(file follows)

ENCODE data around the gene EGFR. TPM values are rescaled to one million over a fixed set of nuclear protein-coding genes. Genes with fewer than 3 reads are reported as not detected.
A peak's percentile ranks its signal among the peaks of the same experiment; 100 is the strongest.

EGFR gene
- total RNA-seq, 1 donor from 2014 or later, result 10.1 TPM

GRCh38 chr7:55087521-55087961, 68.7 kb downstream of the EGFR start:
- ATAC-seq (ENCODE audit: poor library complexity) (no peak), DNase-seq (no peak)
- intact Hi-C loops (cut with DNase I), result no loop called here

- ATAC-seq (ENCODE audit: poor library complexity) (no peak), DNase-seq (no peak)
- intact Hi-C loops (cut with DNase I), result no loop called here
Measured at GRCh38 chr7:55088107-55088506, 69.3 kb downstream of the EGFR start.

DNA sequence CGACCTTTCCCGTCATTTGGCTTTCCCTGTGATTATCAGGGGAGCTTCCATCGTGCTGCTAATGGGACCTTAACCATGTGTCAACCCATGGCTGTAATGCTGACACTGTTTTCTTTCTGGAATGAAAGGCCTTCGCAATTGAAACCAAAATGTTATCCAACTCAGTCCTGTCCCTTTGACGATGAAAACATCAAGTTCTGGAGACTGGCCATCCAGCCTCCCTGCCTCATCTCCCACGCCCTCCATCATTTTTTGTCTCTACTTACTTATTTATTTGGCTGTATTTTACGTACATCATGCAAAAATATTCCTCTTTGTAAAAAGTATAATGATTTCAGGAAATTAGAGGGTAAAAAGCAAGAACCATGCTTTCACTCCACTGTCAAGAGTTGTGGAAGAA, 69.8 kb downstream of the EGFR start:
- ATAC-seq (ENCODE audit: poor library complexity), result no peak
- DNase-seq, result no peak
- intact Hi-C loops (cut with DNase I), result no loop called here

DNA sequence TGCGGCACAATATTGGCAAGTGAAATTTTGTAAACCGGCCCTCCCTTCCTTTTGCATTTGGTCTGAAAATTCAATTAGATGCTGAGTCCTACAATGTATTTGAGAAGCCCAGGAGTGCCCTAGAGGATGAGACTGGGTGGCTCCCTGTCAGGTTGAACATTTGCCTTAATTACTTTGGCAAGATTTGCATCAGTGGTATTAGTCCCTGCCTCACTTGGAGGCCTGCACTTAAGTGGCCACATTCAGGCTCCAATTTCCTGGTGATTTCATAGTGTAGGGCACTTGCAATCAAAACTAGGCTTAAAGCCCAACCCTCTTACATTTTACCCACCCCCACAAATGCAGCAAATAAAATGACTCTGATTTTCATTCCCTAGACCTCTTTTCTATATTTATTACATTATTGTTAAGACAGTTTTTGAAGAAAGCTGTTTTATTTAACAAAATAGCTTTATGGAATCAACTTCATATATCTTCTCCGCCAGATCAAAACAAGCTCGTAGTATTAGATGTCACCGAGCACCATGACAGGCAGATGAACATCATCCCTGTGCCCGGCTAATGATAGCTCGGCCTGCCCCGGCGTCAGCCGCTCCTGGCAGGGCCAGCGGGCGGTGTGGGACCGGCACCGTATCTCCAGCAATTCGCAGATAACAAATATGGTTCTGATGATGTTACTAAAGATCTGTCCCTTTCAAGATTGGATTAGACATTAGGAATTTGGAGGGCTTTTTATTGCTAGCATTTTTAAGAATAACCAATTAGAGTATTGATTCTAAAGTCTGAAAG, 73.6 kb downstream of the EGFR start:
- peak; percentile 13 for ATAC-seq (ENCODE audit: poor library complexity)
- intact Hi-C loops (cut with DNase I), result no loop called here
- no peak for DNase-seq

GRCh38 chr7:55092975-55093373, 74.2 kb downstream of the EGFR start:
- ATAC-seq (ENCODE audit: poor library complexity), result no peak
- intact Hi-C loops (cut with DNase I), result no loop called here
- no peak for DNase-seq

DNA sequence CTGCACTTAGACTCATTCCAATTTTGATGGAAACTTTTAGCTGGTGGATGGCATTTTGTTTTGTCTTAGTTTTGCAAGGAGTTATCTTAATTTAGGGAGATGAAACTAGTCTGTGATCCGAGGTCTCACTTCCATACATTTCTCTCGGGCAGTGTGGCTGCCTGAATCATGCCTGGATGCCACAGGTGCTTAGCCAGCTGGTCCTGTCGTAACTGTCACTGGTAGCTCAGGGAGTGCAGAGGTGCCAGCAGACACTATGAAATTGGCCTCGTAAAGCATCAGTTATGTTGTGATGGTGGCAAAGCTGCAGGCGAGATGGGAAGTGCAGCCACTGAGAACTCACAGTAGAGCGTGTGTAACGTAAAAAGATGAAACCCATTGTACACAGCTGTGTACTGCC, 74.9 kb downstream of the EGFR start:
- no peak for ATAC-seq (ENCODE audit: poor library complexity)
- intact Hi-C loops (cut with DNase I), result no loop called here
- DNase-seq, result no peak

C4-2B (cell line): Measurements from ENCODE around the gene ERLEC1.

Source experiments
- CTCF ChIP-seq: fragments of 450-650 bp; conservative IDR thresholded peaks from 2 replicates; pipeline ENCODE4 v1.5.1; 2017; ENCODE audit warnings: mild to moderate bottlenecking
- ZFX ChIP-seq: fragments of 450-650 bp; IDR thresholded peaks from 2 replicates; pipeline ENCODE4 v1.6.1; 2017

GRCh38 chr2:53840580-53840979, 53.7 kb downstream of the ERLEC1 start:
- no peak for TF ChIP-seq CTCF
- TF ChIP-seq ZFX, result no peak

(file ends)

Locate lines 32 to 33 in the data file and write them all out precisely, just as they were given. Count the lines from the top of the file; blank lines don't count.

- no peak for TF ChIP-seq CTCF
- TF ChIP-seq ZFX, result no peak